Emission-cutting incentives are clearly needed, but whether those new rules will be effective is another question. In the face of mounting evidence and impacts, the world’s 20 largest economies, accounting for 75 percent of all greenhouse gas emissions, have stubbornly refused to increase their carbon curbing ambitions required under the Paris Agreement.
The widening emissions gap
After the failed attempt in New York in September by UN Secretary-General António Guterres to get the world’s major greenhouse gas polluters to commit to bigger emission cuts, COP25 participants are instead largely staking their hopes on a mechanism for creating carbon markets with the goal of placing a price on carbon.
That mechanism? Article 6 of the Paris Agreement — a portion of the Paris rulebook too complex and contentious to finish a year ago at COP24 in Katowice, Poland.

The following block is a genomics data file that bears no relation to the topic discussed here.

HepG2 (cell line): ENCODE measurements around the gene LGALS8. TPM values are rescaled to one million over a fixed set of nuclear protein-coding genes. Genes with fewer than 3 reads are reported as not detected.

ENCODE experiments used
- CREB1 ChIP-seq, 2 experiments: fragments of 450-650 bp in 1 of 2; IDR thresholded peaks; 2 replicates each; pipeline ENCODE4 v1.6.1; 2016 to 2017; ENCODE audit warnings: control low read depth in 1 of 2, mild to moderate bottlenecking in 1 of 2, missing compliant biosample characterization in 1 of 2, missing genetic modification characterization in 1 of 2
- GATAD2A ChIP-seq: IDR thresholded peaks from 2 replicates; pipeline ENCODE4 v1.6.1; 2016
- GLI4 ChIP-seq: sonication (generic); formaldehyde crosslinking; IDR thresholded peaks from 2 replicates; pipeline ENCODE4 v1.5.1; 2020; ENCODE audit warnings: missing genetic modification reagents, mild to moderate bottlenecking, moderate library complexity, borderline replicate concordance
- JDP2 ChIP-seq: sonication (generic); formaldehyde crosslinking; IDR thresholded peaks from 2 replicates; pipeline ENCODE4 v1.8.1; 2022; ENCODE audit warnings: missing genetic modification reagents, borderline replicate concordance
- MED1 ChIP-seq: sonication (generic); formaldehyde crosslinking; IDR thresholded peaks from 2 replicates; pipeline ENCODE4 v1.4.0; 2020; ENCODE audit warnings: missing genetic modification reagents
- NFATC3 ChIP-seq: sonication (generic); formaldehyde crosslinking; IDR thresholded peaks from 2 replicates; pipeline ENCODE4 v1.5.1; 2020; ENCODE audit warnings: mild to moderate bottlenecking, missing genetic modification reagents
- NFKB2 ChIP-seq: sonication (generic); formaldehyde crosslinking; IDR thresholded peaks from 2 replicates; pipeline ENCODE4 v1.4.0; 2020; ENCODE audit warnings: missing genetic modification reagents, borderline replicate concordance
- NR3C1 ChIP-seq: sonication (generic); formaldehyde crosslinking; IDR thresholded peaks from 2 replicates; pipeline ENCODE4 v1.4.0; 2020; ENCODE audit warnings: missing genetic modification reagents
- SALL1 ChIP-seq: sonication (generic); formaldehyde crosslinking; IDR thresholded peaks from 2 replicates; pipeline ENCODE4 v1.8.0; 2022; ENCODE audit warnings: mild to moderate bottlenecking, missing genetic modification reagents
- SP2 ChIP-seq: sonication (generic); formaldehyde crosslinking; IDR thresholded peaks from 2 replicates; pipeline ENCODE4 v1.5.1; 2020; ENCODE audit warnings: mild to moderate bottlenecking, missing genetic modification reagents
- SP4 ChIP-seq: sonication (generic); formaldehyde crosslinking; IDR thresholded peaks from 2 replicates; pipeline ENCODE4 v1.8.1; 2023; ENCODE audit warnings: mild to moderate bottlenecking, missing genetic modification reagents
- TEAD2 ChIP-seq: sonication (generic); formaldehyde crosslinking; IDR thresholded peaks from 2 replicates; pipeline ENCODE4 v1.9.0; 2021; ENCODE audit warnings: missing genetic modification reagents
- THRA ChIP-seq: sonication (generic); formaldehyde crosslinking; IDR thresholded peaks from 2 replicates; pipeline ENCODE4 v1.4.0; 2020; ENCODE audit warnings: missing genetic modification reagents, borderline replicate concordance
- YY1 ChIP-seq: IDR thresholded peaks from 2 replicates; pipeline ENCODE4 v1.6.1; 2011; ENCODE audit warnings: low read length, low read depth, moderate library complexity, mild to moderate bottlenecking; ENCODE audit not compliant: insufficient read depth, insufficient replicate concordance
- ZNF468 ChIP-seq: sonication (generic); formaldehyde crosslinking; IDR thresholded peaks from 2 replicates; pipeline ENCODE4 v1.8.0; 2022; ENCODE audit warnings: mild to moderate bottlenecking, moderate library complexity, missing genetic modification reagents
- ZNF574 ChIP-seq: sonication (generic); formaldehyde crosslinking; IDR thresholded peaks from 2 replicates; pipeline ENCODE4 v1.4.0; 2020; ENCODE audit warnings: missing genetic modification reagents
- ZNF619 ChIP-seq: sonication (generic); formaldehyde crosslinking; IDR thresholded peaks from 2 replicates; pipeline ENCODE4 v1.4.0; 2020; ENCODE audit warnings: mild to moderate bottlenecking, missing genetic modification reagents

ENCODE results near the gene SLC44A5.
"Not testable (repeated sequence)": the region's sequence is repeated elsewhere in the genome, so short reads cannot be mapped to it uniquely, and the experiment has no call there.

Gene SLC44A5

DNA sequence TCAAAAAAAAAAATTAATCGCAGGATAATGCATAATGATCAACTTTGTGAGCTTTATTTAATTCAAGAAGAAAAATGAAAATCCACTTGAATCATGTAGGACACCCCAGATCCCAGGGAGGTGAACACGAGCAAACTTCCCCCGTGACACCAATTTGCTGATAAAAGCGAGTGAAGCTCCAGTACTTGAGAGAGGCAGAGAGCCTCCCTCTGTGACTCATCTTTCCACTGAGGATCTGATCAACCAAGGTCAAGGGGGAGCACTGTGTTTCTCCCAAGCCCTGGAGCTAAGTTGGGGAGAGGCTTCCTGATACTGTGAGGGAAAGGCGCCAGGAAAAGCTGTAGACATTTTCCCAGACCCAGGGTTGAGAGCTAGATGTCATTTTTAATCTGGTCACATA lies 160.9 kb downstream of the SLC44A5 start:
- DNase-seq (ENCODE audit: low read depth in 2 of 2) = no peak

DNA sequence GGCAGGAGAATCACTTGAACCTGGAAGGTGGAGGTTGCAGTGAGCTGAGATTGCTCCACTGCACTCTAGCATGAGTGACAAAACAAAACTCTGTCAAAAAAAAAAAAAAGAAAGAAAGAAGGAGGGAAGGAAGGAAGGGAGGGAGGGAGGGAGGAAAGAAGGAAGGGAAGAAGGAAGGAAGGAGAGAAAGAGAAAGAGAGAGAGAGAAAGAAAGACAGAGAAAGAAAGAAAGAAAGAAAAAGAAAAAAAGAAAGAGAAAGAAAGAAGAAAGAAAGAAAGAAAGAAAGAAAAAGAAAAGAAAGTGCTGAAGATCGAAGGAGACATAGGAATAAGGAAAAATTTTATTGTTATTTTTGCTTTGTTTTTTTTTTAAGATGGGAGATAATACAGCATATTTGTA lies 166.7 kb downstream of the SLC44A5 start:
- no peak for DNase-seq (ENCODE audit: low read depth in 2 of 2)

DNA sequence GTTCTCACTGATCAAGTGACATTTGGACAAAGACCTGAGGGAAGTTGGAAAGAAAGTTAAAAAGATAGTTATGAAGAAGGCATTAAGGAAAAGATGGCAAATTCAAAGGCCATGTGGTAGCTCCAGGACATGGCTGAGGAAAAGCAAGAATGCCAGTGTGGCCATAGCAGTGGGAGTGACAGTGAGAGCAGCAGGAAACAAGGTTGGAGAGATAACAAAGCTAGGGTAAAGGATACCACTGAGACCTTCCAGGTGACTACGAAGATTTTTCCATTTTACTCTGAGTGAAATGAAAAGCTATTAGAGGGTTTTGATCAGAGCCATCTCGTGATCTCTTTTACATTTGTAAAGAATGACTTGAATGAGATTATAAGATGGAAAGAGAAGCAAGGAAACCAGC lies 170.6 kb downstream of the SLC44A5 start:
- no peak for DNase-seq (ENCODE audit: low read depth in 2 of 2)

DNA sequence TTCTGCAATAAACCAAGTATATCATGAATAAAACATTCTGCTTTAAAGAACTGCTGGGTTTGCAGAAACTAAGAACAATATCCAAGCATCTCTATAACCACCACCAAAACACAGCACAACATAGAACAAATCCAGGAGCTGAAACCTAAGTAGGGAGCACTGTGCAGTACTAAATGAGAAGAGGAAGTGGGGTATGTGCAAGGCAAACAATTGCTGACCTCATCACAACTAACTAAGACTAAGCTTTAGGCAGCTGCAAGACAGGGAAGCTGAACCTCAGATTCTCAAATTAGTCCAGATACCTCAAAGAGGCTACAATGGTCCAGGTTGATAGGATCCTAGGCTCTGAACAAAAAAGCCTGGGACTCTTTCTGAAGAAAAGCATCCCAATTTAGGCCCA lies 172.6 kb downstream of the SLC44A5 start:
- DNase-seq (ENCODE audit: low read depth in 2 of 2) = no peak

“We all know there is a significant emissions gap between where emissions are headed versus where they need to be to avoid the worst climate impacts,” Kelly Levin, a senior associate with World Resources Institute said in a conference call. “We need to make sure Article 6 aids rather than undermines the ambition of the Paris Agreement.”
Levin’s statement was given greater emphasis by the November 26 release of the UN’s annual Emissions Gap Report. “The summary findings are bleak,” the report said, with emissions increasing too fast in the wrong direction — up 1.5 percent year after year for the past decade. To stay within the estimated “safe limits” of global warming and avoid climate calamity, global emissions must decline dramatically, by 7.6 percent annually between 2020 and 2030.